Offensive Security Talks


Title: VLAN hopping, ARP Poisoning and Man-In-The-Middle Attacks in Virtualized Environments

Abstract: 
Cloud service providers and data centers offer their customers the ability to deploy virtual machines within multi-tenant environments. These virtual machines are typically connected to the physical network via a virtualized network configuration. This could be as simple as a bridged interface to each virtual machine or as complicated as a virtual switch providing more robust networking features such as VLANs, QoS, and monitoring. In this talk I will demonstrate the effects of VLAN hopping, ARP poisoning and Man-in-the-Middle attacks across every major hypervisor platform, including results of attacks originating from the physically connected network as well as within the virtual networks themselves. Each attack category that is discussed will be accompanied by a detailed proof of concept demonstration of the attack.

Speaker Bio:
Dr. Ronny L. Bull is an Assistant Professor of Computer Science at Utica College as well as an independent consultant with a focus in computer networking and information security. Dr. Bull earned his Ph.D. in Computer Science at Clarkson University in 2016 with a focus on layer 2 network security in virtualized environments. Ronny earned an A.A.S. degree in Computer Networking at Herkimer College in 2006, and completed both a B.S. and M.S. in Computer Science at SUNYIT in 2011. He also co-founded and is one of the primary organizers of the Central New York Intercollegiate Hackathon event which brings together computer science and cybersecurity students from regional colleges to compete against each other in offensive and defensive cybersecurity activities.  Dr. Bull has had the privilege of presenting his research at multiple InfoSec venues such as DEF CON, DerbyCon, BSides Roc, and HackCon Norway.
 


Title: Red Team Yourself

Abstract: 
So your organization conducts regular tests with $automated tool. Want to bring your security testing program to the next level? Red Teaming will give your organization a goal based, adversarial emulating approach to see how secure it really is. In this talk we will cover what red teaming is and how it can be applied to your organization to add a new level to your security program.

Speaker Bio:
Thomas Richards, Senior Consultant, has been with Cigital(now Synopsys) since 2012. His primary areas of expertise include Red Teaming and Mobile Security. He is an Offensive Security Certified Professional (OSCP). Thomas spends his days guiding working with clients on red teaming activities and initiatives. In his free time, he enjoys playing guitar, camping, and spending time with his wife and five kids.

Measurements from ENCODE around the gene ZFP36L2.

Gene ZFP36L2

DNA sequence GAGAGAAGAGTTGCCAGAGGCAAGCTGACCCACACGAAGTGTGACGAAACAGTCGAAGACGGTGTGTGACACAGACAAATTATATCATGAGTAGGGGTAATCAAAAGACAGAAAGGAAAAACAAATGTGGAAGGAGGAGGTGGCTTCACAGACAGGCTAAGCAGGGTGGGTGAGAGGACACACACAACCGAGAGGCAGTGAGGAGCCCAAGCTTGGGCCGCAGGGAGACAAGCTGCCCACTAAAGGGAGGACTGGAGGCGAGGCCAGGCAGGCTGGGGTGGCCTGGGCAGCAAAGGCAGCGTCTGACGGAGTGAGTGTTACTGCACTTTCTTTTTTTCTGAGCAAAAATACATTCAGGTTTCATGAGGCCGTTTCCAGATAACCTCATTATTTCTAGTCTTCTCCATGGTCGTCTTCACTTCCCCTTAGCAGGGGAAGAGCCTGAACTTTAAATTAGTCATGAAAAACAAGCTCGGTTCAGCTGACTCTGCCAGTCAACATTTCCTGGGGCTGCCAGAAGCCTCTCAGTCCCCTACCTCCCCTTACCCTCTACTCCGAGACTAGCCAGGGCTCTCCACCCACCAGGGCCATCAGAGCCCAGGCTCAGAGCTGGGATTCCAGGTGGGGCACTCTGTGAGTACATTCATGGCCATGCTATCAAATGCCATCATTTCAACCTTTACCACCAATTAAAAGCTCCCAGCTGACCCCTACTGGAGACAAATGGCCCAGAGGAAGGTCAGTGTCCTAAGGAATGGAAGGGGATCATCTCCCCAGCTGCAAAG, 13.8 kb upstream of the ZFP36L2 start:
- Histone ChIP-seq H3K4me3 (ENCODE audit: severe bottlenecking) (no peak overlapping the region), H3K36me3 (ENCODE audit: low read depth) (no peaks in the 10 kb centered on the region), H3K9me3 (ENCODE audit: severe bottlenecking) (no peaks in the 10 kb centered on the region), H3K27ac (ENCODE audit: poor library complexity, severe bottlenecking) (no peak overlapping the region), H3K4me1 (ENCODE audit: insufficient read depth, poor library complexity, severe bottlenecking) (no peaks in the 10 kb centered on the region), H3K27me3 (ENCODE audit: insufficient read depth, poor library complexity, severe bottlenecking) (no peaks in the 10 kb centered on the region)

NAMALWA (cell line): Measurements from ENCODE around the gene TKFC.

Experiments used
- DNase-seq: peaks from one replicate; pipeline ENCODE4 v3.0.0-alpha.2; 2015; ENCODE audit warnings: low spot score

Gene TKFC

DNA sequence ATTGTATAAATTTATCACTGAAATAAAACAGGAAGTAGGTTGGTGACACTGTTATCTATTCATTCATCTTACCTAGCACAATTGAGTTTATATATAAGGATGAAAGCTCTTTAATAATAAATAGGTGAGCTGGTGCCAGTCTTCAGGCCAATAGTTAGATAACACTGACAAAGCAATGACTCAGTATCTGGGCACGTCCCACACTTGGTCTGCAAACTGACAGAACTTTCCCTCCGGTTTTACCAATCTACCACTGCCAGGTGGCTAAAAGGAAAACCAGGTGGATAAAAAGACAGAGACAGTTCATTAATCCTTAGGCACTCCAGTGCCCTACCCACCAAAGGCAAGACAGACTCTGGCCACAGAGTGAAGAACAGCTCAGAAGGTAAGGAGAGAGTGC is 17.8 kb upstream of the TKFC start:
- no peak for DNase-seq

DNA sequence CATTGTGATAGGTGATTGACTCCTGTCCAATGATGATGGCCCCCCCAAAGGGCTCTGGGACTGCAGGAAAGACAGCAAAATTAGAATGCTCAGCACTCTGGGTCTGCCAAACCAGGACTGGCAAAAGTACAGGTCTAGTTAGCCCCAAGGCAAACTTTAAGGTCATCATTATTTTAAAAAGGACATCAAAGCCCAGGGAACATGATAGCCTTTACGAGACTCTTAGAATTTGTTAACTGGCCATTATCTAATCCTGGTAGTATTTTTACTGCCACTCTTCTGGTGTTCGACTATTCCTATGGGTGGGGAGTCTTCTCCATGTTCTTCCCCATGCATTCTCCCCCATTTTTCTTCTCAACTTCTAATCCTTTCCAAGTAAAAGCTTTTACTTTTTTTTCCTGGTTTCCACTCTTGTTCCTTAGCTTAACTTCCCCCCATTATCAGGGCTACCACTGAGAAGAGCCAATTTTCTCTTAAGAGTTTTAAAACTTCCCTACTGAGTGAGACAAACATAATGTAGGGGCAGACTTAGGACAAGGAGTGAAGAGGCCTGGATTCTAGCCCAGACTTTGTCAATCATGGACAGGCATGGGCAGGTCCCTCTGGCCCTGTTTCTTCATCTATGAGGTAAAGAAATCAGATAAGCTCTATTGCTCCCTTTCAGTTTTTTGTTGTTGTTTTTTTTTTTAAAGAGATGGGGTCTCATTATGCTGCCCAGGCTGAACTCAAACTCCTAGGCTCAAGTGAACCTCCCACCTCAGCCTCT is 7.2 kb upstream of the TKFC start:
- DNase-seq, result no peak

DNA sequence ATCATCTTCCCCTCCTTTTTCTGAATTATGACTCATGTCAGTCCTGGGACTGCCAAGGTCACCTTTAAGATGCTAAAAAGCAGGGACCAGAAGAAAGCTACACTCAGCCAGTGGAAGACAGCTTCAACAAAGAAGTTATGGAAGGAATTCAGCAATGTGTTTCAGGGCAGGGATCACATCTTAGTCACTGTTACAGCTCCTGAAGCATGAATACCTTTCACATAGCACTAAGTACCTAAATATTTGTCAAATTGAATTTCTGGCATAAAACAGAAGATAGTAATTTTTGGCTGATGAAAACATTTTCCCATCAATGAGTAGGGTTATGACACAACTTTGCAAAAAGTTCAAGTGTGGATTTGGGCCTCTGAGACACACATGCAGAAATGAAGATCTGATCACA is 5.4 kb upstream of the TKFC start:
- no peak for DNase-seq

Title: Noob 101: Practical Techniques for AV Bypass

Abstract: 
The shortcomings of anti-virus (AV) solutions have been well known for some time. Nevertheless, both public and private organizations continue to rely on AV software as a critical component of their information security programs, acting as a key protection mechanism over endpoints and other information systems within their networks. As a result, the security posture of these organizations is significantly jeopardized by relying only on this weakened control.
This presentation will discuss and demonstrate some of the options available to bypass AV controls in order to deliver a variety of payloads to a targeted system. This includes using publicly available tools to generate these payloads, coding and compiling custom binaries with the Python and C++ programming languages, and leveraging the native Windows management framework PowerShell to deliver and execute payloads directly from the target system’s memory. Further, beyond just avoiding signature based AV detection, this presentation will also discuss some techniques to consider to avoid heuristic, or behavioral based detection as well.
This presentation reinforces the need for all organizations, whether public or private, to have a comprehensive security program in place to safeguard their informational assets. This includes a security program that practices a defense-in-depth approach, and is not reliant on a single control for wide-ranging protection to address all possible threats.

Speaker Bio:
Jared Hoffman is the founder and CEO of the information security consulting firm CYBERDECODE LLC. Jared has over 12 years of experience in the IT field, with more than 6 of those years focused solely on information security. Jared has acted as a team lead on multiple IT, security-based audit teams both at the State and Local government level, and was also a member of the NYS Cyber Incident Response Team. Jared's interests focus on offensive security techniques, and he currently holds the following professional certifications: Offensive Security Certified Professional (OSCP), GIAC Certified Penetration Tester (GPEN), and the GIAC Certified Web Application Penetration Tester (GWAPT).


Title: OWASP Top 10: Hacking Web Applications with Burp Suite

Abstract: 
A fast-paced intro to the world of web application security. Briefly, I will summarize OWASP, the Top 10 Web Application Vulnerabilities, and Burp Suite. Then we'll dive into a live demo of each of the OWASP Top 10 Vulnerabilities by using Burp Suite against the Mutillidae vulnerable web application.

Speaker Bio:
Chad Furman is a full-stack Web Developer with a passion for security. Degree in Computer Science / Applied Math from UAlbany. Likes to make things, break things, and fix things :)


Title: DIY Spy: Roll-Your-Own Covert Channels With Scapy & Python  

Abstract: 
This is an educational track to teach newcomers to covert channels the concept of stealthy exfiltration and examples of how to create your own covert channels using the popular Scapy packet crafting library in Python and network protocol RFCs from IETF. Talk will cover basics of Scapy and how to build a custom covert channel abusing common network protocols to mask exfiltration traffic. Emphasis on lowering detection of activity through atypical protocol manipulation and understanding the victim network defenses.

Speaker Bio:
Jennifer Allen is the Red Team Manager for Twinstate Technologies, with a passion for offensive security, creative  re-purposing of technology, solving puzzling scenarios, and mischievous system making/breaking. She is an Amateur Extra radio enthusiast with an emphasis on amateur, and has fallen in love with hardware hacking as electronics have become cheap and available by overnight mail. She is also involved in the DEFCON Biohacking Village and hasn't yet been kicked out. She got her start programming as a child and began getting into trouble in high school (like everyone), which evolved into a less prosecutable career in professional fields. Her experience includes doing time in various low level tech jobs, working in a NOC, as an IT Security Analyst, too many years of management in the healthcare IT industry, and most recently having a great time working with a team of ethical hackers. Notably, she landed all these jobs without a degree, and so considers herself a bit of a social engineer as well